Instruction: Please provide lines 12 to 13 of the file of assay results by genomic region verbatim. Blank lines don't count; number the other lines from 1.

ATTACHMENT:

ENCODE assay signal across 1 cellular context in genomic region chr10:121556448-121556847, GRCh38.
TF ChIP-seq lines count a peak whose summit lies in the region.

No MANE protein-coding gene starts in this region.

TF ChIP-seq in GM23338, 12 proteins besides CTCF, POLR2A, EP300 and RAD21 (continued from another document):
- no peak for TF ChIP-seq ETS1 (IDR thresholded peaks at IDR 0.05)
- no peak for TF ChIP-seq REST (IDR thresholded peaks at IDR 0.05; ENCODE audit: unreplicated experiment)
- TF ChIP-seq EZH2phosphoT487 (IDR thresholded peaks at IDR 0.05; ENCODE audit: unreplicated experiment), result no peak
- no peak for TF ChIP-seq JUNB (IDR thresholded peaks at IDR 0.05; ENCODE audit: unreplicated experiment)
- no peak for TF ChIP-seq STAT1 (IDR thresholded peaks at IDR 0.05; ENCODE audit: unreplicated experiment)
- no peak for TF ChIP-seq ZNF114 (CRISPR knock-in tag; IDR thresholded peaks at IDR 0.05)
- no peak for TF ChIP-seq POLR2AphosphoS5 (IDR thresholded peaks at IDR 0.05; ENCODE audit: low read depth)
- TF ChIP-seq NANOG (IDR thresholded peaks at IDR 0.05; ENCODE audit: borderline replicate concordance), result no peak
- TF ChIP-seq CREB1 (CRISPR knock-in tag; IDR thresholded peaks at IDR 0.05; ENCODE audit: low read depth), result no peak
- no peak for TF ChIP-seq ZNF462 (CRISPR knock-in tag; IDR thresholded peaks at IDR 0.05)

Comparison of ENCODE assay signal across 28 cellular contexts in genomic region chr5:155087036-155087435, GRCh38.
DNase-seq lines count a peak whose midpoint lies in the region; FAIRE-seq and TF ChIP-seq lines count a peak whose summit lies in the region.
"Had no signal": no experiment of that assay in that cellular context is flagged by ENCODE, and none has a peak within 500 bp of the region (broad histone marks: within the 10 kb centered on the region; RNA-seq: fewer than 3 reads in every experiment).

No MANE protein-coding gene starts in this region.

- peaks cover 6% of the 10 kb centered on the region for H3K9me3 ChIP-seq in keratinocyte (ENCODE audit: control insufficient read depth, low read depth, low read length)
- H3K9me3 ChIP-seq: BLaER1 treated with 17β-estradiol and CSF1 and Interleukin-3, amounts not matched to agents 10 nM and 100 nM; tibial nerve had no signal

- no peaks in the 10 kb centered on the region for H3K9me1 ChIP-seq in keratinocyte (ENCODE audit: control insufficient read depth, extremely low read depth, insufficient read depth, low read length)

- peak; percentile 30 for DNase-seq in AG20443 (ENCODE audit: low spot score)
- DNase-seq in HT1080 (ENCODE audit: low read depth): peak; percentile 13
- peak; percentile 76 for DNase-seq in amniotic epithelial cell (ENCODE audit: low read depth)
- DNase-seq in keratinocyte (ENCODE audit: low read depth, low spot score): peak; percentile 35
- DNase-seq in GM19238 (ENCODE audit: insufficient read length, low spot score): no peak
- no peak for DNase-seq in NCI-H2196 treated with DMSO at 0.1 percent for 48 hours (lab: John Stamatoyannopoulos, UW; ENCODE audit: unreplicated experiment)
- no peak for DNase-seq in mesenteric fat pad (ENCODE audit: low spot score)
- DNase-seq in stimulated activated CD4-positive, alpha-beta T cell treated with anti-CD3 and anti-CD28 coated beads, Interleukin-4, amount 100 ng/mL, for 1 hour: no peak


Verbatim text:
- TF ChIP-seq NANOG (IDR thresholded peaks at IDR 0.05; ENCODE audit: borderline replicate concordance), result no peak
- TF ChIP-seq CREB1 (CRISPR knock-in tag; IDR thresholded peaks at IDR 0.05; ENCODE audit: low read depth), result no peak